Activist finds kilograms of fresh food and suitable things in New York dumps

    15 Aug 2021

    Anna Sachs, a 30-year-old New York resident and environmental activist, dumps herself in garbage dumps and shares on social media that citizens and businesses are throwing away many suitable products and other goods, The Guardian reports.

    She find out that some businesses intentionally damage goods so that other people cannot use them later.

    Anna started doing “garbage walks,” as she calls them, in 2018. She posts videos and photos on Instagram and TikTok using the nickname @thetrashwalker.

    Her findings are impressive. Among her posts is a post about how she found 11 undamaged packets of $363 coffee beans in a dump in a restaurant. Another time, she found 18 kilograms of packaged drinks and food worth $528 among the waste of one trade network. Many of the products she finds in landfills have an ultimately marketable appearance, and their expiration date has not yet expired.

    Some businesses intentionally damage goods so that other people cannot use them after they end up in landfills. Yes, Anna rummages in the dump of a drugstore in Manhattan (she protect her hands from accidental needles with thick gloves) and finds cut protein bars, squeezed tubes of toothpaste, palettes from which shadows were shaken, and so on.

    Its readers also share their videos and stories. So, one employee of an office furniture store told how the manager ordered him to cut an office chair with a knife and then made sure that it ended up in the dump. A situation where a worker is forced to destroy something he might need and may not be able to afford looks like an episode of anti-utopia. In general, the destruction of goods that failed to sell out is a separate story. The government banned such a practice in France for certain categories of goods.

    People throw away whole bags of jewelry and other holiday props during the holidays: Christmas napkins and tablecloths, souvenir plates for Valentine’s Day, sports merch, and more.

    Anna also checks the dumps of ordinary people and finds that people generally lack education in waste disposal. Toys or ceramics that are not recycled are often thrown away, but people could well reuse these things.

    During 2020, New Yorkers generated nearly 10,000 tons of waste daily. About two-thirds of the garbage collected goes to an incinerator in New Jersey. The rest ends up in landfills.

    There are other Instagram accounts that highlight the possibilities of dumpster diving and regifting, like @stoopingnyc. But more than publicizing discarded loveseats and Ikea dressers left on the street, Sacks’s work shines a light on the shame and indignity of producing this much waste – by showcasing just a fraction of the usable food, clothing, housewares, and more that gets thrown out every day.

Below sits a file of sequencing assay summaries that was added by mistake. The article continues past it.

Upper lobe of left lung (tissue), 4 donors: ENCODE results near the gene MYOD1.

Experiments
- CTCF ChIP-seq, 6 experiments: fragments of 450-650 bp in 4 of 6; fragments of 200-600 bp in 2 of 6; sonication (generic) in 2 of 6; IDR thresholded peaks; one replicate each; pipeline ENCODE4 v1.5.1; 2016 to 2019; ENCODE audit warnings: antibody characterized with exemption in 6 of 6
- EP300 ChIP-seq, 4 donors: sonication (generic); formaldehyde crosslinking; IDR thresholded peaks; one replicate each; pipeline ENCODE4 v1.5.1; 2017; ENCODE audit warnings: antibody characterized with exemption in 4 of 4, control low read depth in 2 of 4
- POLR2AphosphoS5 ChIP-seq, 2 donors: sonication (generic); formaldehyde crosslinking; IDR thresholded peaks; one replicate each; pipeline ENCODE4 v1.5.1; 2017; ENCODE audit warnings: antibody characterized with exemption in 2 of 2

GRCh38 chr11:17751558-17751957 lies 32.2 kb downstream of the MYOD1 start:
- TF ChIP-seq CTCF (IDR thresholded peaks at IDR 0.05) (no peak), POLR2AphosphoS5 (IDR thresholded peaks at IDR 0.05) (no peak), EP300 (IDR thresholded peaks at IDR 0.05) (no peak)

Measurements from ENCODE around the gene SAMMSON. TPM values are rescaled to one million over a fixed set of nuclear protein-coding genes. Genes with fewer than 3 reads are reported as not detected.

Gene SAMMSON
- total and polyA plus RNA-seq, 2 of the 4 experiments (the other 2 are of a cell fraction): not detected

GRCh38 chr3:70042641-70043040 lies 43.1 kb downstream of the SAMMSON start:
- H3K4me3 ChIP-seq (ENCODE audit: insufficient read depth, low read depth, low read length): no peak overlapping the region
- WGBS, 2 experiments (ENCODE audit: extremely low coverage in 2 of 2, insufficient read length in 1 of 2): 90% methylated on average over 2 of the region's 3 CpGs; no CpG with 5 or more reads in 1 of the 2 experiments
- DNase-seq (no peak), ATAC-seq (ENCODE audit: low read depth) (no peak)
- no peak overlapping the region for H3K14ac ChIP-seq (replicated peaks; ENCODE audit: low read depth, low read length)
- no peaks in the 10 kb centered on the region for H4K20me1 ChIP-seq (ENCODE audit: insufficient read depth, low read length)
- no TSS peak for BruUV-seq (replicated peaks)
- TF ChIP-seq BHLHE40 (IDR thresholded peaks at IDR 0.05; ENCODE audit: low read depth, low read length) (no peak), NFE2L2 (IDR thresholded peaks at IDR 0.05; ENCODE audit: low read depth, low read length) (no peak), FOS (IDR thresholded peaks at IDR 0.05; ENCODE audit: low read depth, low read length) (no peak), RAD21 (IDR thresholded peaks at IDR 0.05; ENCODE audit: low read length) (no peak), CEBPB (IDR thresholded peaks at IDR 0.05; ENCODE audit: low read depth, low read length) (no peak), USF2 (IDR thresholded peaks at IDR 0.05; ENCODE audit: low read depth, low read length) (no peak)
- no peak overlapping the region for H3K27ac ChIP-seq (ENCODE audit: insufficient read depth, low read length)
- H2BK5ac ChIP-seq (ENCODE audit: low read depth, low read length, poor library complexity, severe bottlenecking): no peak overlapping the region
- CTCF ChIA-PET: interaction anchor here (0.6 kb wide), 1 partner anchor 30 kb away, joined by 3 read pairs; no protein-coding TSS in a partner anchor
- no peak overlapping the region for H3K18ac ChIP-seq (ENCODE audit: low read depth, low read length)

Sacks’s trash walks have captured media attention over the years. In 2019, the Today Show joined Sacks on a trash walk, hitting five different CVS locations. In January 2020, the New York Post accompanied Sacks as she went through Starbucks’ trash and found that the trade chain “throw[s] away a king’s feast of unsold food every night.” (Within a week of their story’s publication, Starbucks announced new goals to reduce landfill waste.)

    The immense scale of waste requires large-scale solutions

    As the climate crisis continues, the need to reduce and divert waste has never been higher. In the 2020 fiscal year, New York City residents produced just under 10,000 tons of waste every day, according to a report from the department of sanitation. Once it’s collected, none of it stays in New York City; roughly two-thirds of Manhattan’s residential waste goes to a waste-to-energy facility in Essex county, New Jersey. The rest of the city’s non-recyclable waste ends up in landfills and other waste-to-energy facilities in upstate New York, New Jersey, Pennsylvania, South Carolina, and Virginia.

    For decades, dumpster divers and freegans have brought attention to the vast quantities of food that gets thrown out by grocery stores and restaurants every day. They have searched other people’s trash to support themselves. In recent years, the rise of stooping and Buy Nothing groups has hinged on the idea of an economy of sharing, in which goods and services are exchanged freely between people who need them.